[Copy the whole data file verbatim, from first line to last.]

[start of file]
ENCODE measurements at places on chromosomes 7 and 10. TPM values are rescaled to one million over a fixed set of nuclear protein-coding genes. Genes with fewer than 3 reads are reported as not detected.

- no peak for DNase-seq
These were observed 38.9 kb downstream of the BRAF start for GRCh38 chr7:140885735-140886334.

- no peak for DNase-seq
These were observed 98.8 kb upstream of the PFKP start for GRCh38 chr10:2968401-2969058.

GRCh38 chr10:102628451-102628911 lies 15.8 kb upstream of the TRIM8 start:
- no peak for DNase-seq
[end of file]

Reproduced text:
ENCODE measurements at places on chromosomes 7 and 10. TPM values are rescaled to one million over a fixed set of nuclear protein-coding genes. Genes with fewer than 3 reads are reported as not detected.

- no peak for DNase-seq
These were observed 38.9 kb downstream of the BRAF start for GRCh38 chr7:140885735-140886334.

- no peak for DNase-seq
These were observed 98.8 kb upstream of the PFKP start for GRCh38 chr10:2968401-2969058.

GRCh38 chr10:102628451-102628911 lies 15.8 kb upstream of the TRIM8 start:
- no peak for DNase-seq